Mark Bancroft runs a general contracting company in South Paris that was started by his father. One of Bancroft Contracting’s biggest competitors is Cianbro Corp., the largest construction company in Maine.

For the next 4½ years, at least, there will be plenty of construction work for Cianbro, Bancroft Contracting and many other Maine companies, thanks to a $1.4 billion project to upgrade Central Maine Power Co.’s high-voltage transmission lines.

On Monday, CMP announced three contract awards worth a total of $524 million.

The winning contractors are from out of state: MYR Group Inc. of Illinois; Irby Construction Co. of Mississippi; and Hawkeye LLC of New York. All, however, are expected to employ subcontractors from Maine.

Bancroft Contracting has already been working on the project, doing site preparation since September. And Pittsfield-based Cianbro is in a partnership with Irby Construction.

“It’s what we call an integrated joint venture,” said Cianbro CEO Peter Vigue. “We at Cianbro will obviously be using Maine people to do the work we’re performing.”

Vigue said Cianbro, which recently completed a similar project in Vermont involving construction of a substation and 54 miles of transmission lines, will build four new 345-kilovolt substations in Maine — in Cumberland, Lewiston, Windsor and Benton. Work on a fifth new substation, in Gorham, is nearly complete.

John Carroll, a spokesman for CMP, estimated that 1,000 new jobs will be created by this phase of the Maine Power Reliability Project, which is scheduled to run into the middle of 2015.

A job fair will be held Jan. 18 at the Augusta Civic Center for individuals and companies interested in the project.

Another 800 related jobs are possible, according to a 2009 study by the Maine Center for Business and Economic Research at the University of Southern Maine.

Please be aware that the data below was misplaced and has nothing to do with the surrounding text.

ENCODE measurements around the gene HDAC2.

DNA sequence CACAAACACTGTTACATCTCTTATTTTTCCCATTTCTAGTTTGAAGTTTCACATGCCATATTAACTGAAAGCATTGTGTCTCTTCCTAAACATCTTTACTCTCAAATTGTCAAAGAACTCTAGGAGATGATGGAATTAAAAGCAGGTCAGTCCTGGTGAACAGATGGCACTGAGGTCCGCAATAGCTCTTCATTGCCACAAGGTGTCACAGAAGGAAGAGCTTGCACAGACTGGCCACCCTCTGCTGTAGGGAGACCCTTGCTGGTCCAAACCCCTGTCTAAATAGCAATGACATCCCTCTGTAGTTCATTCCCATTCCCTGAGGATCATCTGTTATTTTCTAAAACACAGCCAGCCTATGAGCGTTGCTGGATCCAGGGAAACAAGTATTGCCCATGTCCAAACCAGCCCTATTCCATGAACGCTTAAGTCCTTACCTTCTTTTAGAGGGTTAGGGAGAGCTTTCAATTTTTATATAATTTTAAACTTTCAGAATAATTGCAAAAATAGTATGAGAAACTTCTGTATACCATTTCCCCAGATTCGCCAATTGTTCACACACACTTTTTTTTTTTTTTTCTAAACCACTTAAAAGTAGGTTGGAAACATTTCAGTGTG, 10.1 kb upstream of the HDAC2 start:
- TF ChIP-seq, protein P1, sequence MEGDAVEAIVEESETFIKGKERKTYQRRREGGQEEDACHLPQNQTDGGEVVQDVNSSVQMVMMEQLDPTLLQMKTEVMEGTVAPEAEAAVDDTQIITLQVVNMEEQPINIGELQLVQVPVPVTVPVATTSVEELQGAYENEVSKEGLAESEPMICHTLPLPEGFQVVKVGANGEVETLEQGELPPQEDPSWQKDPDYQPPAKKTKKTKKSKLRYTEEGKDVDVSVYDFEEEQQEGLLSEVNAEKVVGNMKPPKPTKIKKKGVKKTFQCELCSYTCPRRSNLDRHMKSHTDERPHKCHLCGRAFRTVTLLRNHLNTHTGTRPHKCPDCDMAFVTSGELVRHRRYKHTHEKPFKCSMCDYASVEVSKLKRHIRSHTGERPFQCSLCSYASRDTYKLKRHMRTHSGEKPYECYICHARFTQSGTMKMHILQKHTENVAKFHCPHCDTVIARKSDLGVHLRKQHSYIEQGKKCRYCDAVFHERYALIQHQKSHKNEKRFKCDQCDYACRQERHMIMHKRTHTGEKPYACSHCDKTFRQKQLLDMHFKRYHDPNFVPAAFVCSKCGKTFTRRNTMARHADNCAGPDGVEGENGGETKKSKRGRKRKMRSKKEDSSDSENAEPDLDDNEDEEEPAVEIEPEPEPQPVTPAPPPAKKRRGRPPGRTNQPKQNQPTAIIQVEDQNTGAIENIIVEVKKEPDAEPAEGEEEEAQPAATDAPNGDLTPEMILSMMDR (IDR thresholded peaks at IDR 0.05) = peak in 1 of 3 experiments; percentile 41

In addition to the larger substations, “there’s going to be work on dozens and dozens of smaller substations to accommodate this,” said Carroll, who called it the largest energy project in Maine history, and possibly the largest construction project of any kind in Maine.

After a long and often contentious approval process, the project began in September with a goal of updating a 40-year-old system to reinforce reliability, add capacity and increase efficiency. When it’s complete, about 440 miles of new transmission lines will run through 75 cities and towns, from near Bangor to Maine’s southern border with New Hampshire.

In addition to creating jobs for the construction industry, which has an unemployment rate that Vigue estimated at 20 percent, the upgraded lines offer potential to transmit a new generation of renewable energy.

“It may be wind, it may be biomass or tidal or wave action,” Carroll said. “Whatever is on the horizon, we did need a higher capacity in our grid to serve that supply in the future, and we’ll do it more efficiently.”

The cost of the upgrade is being shared by ratepayers in New England, with Maine residents contributing about 8 percent. Carroll said that over 15 years, the effect on the average Maine homeowner’s monthly bill will be about 21 cents.

John O’Dea, CEO of the Associated General Contractors of Maine, a trade group with 275 members, said the construction industry employs about 22,000 workers — 6,000 fewer than it did five years ago.

“The real story,” he said Monday, “is that in a construction market that is substantially smaller than it’s been, there’s a half-a-billion dollars in new work going out.”

“It couldn’t come at a better time,” said Bancroft, whose company in South Paris employs 170 people. “A dollar of construction spins off more than a dollar of economic activity. I can’t quote the statistics, but I know it’s going to be good for this whole community.”

 

Staff Writer Glenn Jordan can be contacted at 791-6425 or at: [email protected]